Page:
I love baths. I know they divide opinion, and for some reason some people see them as a glorified bucket of your own filth, but I’m a long-standing devotee. This is especially true in winter, when no amount of closing every door, drawing every curtain and furiously jabbing the temperature increase button seems to warm up the house. After a cruel or cold day, a bath is exactly what I need to uncoil, and all the better if it’s prepped and primed for me.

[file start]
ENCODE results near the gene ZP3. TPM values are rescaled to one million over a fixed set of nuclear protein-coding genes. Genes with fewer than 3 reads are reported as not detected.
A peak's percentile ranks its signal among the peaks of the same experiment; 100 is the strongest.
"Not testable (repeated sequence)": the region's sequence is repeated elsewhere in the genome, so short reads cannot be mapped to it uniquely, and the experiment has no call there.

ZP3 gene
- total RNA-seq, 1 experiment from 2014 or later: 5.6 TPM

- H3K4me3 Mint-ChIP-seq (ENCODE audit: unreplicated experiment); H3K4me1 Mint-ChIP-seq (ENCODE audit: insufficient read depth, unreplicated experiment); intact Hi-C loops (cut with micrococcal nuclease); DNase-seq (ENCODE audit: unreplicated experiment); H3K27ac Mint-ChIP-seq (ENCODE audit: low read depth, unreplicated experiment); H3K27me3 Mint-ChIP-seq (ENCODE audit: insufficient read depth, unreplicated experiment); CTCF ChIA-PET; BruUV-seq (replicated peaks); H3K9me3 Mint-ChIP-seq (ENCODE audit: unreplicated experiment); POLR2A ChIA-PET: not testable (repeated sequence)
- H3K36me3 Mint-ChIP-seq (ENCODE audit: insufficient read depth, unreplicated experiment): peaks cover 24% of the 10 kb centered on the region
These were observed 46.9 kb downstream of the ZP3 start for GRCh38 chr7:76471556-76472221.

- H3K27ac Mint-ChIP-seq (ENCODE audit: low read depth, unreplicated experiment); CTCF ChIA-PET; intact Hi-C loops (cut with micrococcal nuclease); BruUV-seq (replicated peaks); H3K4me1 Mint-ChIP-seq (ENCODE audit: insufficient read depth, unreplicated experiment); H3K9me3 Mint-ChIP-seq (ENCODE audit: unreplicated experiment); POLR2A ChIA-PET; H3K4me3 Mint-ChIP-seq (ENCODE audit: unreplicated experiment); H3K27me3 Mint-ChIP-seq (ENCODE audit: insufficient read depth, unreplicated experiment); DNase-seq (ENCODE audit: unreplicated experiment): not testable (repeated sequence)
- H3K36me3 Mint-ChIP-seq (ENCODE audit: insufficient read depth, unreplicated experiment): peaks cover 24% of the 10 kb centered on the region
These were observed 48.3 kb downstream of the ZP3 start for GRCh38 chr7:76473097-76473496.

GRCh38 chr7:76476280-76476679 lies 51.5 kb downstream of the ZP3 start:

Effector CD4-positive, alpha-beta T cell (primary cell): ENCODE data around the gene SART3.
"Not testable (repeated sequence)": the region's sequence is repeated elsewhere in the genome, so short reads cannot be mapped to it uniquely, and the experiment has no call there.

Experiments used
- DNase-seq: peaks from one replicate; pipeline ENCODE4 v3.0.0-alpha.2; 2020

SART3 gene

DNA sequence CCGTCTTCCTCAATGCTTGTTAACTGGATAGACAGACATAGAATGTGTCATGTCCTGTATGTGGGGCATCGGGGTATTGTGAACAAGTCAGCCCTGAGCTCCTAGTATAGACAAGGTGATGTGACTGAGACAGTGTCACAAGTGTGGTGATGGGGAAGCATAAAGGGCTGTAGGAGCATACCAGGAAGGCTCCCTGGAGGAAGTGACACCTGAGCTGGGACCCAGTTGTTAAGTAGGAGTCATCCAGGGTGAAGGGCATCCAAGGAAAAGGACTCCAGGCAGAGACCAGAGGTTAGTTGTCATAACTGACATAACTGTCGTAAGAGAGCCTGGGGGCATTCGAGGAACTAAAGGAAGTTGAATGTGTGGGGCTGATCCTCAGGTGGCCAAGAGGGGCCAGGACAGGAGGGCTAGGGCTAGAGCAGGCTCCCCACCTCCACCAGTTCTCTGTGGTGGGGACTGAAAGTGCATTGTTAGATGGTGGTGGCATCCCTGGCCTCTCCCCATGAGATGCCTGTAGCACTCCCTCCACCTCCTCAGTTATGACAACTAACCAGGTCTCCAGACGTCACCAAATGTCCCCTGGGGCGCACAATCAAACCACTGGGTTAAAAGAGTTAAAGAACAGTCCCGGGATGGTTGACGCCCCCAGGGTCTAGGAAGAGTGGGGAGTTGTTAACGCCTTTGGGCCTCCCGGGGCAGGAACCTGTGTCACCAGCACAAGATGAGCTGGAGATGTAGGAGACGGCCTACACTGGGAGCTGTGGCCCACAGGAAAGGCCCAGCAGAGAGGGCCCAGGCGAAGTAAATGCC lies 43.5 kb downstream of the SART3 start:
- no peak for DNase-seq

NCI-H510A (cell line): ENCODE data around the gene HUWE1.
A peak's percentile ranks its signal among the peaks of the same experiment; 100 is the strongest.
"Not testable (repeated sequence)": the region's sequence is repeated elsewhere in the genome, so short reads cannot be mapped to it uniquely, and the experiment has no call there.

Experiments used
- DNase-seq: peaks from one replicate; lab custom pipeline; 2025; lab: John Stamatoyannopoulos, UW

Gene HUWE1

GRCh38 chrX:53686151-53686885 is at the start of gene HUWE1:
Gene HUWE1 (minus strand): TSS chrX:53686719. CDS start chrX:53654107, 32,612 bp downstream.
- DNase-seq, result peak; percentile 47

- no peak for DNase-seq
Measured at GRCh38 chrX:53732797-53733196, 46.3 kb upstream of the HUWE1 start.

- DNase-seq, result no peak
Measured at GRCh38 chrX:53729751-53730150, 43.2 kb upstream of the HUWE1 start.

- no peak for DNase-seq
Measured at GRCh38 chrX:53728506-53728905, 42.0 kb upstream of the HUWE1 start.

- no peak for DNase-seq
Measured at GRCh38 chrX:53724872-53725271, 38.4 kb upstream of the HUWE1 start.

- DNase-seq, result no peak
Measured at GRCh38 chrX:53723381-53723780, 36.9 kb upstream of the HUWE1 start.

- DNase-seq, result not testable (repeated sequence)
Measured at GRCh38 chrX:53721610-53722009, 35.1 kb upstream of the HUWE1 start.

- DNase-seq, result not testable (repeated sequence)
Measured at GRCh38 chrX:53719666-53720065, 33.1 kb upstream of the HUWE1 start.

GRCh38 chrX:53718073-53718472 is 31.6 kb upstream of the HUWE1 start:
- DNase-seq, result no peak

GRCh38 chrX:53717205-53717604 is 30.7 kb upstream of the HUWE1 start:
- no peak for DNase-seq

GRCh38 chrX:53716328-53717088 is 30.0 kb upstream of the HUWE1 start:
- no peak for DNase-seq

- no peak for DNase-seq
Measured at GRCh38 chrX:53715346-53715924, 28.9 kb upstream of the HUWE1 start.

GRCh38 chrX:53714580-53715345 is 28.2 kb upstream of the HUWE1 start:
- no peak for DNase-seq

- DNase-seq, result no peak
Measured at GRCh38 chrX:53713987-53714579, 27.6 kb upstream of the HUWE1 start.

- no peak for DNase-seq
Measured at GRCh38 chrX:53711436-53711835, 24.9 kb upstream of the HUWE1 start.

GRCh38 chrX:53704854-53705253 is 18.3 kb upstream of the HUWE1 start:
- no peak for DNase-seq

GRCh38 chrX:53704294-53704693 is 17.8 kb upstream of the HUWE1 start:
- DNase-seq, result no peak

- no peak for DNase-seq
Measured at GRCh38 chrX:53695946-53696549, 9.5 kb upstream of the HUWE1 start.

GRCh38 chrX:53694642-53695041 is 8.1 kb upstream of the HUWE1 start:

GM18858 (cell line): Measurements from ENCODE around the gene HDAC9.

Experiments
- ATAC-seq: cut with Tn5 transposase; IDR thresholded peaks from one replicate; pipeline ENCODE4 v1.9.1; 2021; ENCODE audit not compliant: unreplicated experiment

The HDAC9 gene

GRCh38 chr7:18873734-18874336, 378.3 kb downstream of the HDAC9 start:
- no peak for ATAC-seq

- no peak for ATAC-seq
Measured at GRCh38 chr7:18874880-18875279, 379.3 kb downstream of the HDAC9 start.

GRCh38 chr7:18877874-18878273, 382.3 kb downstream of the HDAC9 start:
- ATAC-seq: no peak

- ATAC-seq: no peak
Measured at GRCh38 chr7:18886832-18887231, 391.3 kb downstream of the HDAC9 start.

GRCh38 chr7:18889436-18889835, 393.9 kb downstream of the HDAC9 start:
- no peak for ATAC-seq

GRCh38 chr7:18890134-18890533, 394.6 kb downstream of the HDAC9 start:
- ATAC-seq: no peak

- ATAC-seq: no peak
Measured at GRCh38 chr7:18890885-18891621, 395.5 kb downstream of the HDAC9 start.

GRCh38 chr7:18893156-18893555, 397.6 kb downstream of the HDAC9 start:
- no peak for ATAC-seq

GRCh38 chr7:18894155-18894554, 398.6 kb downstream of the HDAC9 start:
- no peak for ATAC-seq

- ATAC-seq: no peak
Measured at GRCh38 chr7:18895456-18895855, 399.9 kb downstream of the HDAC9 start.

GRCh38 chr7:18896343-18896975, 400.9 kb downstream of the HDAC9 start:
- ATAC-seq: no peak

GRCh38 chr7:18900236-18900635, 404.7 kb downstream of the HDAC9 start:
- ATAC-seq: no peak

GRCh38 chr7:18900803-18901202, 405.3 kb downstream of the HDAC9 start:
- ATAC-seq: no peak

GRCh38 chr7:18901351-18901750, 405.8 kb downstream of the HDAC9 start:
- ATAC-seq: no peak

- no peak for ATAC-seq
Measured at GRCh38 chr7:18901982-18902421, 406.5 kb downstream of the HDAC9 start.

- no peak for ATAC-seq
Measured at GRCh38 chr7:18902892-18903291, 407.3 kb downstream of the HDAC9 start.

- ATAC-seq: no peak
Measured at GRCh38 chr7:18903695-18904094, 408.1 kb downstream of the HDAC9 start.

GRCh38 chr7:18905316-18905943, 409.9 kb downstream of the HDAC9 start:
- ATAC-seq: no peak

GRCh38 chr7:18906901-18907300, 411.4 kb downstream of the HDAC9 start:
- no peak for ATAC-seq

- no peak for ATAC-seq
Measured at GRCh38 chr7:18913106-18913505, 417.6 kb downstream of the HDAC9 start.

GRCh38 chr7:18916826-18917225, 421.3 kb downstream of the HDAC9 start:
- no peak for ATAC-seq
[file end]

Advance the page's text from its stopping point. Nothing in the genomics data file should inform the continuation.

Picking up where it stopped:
As I lay in my Pomegranate Noir pool, I started to think about the little love rituals that Keir and I perform for one another so often. I’m much more of a morning person than he is, so when the screech of the alarm hauls me into the bleak reality of 6am on a Monday morning, I’m the one who is more suitably equipped to usher us out of bed and prepare his sandwiches for the day. In the evenings, I’m tired and lazy and glutted like a piglet, and so he moves around the house for me, bringing me teas, heating up hot water bottles and rubbing my feet. We’ve instinctively found our way into the natural rhythms of our respective days: I balloon into the morning, albeit begrudgingly, and he ushers me into night, softy spoken and light-of-hand. Like jigsaw pieces, we’ve found a way to fit, and these love rituals - these iterations of adoration - form the unspoken baseline of our relationship. The bougie date nights and ‘oh my god, you remembered!’ gifts are welcome and recognised displays of affection, but those little acts which are so routine that they’ve become a part of our nature? Those shadows of selflessness are what keep the wheels turning.